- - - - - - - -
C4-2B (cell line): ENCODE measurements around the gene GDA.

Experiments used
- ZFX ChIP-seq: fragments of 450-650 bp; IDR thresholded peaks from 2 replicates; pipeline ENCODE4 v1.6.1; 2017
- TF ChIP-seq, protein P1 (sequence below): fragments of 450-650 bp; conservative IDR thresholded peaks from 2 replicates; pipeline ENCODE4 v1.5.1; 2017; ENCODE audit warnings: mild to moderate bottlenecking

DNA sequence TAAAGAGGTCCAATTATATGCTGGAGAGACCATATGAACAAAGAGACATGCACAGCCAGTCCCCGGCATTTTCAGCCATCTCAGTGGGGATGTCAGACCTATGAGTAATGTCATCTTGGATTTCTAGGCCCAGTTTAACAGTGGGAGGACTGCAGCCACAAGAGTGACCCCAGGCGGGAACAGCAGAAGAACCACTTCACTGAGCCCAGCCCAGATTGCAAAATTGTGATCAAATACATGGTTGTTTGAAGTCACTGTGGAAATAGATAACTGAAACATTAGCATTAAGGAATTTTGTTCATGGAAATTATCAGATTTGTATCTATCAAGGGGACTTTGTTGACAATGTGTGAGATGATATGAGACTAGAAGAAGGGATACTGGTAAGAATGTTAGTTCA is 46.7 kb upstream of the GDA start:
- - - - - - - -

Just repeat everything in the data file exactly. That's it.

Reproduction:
C4-2B (cell line): ENCODE measurements around the gene GDA.

Experiments used
- ZFX ChIP-seq: fragments of 450-650 bp; IDR thresholded peaks from 2 replicates; pipeline ENCODE4 v1.6.1; 2017
- TF ChIP-seq, protein P1 (sequence below): fragments of 450-650 bp; conservative IDR thresholded peaks from 2 replicates; pipeline ENCODE4 v1.5.1; 2017; ENCODE audit warnings: mild to moderate bottlenecking

DNA sequence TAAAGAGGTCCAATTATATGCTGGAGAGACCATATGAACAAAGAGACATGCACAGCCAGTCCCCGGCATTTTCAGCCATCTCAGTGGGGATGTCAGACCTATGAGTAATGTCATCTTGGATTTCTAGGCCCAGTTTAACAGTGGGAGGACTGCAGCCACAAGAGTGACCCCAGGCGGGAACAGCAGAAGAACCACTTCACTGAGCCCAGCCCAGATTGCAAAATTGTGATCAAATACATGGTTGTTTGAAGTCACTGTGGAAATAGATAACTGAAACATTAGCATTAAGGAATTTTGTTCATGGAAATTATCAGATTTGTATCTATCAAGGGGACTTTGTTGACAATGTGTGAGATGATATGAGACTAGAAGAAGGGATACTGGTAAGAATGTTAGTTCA is 46.7 kb upstream of the GDA start: